“His achievements could not be forgotten. He built schools and hospitals for the poor. He also paid attention to making Egypt an industrial country by building factories for textiles, iron, cooking oil and aluminium. But, unfortunately, those who came after him did not preserve these factories. They sold them for few pounds and consequently turned millions of Egyptians into jobless,” adds 57-year-old Abdul Wahed.

During the rule of president Hosni Mubarak, toppled in a popular uprising in 2011, several state-owned enterprises were privatised. Mubarak’s opponents accused his government of cutting shady privatisation deals. They went to courts that scrapped some of the sales and ordered factories’ return to the state ownership.

“Even enemies of Abdul Nasser respected him because he was clean, loved his country and the whole Arab nation,” says Ebrahim Khalaf (left), a farmer-turned-greengrocer.

“He made the Egyptian highly respected everywhere. My father always told me that Abdul Nasser’s years were the best years for farmers. He made them owners of land and set up agricultural [cooperative] societies for them. Since his death, everything has gone bad for farmers. Many of them have left farming because it is no longer worth it,” added Khalaf, aged 43.

“Although I didn’t live in Abdul Nasser’s good days, I know that his death plunged Egypt into massive mourning. My grandpa lost his eyesight because of his sadness over his death.”

Nasser’s supporters credit him with espousing Arab nationalism and socioeconomic policies that benefited millions of his compatriots.

“The greatest thing about Jamal Abdul Nasser was that he had a rich humanitarian life that lived on the ground and thrived in the midst of people,” his confidant writer Mohammad Hassanain Haykal, who died in February this year, once wrote about Nasser.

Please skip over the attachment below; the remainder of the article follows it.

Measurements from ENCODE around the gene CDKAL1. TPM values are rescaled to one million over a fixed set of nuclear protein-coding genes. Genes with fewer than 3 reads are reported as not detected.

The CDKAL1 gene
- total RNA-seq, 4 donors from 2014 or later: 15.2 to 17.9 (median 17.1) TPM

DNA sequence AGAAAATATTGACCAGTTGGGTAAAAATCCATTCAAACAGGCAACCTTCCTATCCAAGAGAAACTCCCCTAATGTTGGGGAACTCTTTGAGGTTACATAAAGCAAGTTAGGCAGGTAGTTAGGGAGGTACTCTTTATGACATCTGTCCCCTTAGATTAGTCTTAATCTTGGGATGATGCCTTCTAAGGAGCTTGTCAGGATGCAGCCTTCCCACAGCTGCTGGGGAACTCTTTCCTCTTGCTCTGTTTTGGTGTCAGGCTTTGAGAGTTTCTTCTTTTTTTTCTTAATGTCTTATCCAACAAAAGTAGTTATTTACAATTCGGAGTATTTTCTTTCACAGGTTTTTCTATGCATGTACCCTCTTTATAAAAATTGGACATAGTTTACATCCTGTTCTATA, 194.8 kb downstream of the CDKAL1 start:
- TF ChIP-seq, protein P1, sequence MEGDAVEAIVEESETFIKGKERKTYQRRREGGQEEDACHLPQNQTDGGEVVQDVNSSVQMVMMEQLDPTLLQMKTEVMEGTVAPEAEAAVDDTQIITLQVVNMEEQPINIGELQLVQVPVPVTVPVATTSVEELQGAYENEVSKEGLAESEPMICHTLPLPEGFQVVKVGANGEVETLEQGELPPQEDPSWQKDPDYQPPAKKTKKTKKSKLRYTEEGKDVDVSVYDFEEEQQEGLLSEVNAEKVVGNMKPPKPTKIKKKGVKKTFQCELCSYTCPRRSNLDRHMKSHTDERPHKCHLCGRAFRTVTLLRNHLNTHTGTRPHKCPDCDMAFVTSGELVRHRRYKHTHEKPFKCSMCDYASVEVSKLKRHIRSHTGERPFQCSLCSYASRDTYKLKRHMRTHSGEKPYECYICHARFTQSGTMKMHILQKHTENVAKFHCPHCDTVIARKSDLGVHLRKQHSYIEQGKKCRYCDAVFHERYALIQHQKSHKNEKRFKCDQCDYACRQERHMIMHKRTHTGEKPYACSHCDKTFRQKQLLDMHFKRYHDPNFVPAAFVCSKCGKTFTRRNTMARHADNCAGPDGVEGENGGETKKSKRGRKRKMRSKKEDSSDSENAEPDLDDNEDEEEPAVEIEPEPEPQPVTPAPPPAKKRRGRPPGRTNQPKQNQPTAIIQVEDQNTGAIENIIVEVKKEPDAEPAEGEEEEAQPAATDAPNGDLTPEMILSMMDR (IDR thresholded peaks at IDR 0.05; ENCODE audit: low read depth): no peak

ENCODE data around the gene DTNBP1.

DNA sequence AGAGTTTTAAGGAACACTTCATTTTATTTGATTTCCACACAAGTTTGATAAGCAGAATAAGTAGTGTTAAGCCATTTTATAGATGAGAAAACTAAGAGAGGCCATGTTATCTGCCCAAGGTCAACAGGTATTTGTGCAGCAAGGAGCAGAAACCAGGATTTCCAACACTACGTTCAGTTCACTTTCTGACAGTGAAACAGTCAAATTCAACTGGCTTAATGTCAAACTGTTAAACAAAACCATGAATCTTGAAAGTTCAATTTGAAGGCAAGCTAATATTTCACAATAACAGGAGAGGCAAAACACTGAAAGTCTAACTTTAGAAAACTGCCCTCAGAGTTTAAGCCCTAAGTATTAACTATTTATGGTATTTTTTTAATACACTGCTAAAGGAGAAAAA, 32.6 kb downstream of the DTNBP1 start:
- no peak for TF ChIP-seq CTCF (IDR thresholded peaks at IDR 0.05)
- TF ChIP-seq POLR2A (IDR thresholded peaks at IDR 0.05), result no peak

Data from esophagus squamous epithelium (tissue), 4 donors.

Championing calls for Arab unity, in 1958 Nasser merged Egypt and Syria, forming the United Arab Republic. The bid fizzled out three years later.

However, Nasser’s advocacy of pan-Arabism did not wane, as reflected in his controversial dispatch of Egyptian troops to fight in Yemen.

Nasser’s detractors accuse his regime of committing massive rights abuses, muzzling free media, adopting counterproductive social policies, and embroiling Egypt in draining wars beyond its borders.

Hamed Ahmad (left), a history schoolteacher, shrugs off these accusations.

“Certainly Abdul Nasser was not democratic. Many intellectuals were jailed in his era,” Ahmad says. “But this should not make us forget his biggest achievement that he lived and died for the poor by providing them with free education and health services that have deteriorated since his death. His pictures are always raised in protests for a dignified life because he was a sincere champion of social justice,” adds the 31-year-old teacher.

“Abdul Nasser also supported liberation movements in the Arab world and Africa. A leader with such a record cannot be forgotten even hundreds of years after his death.”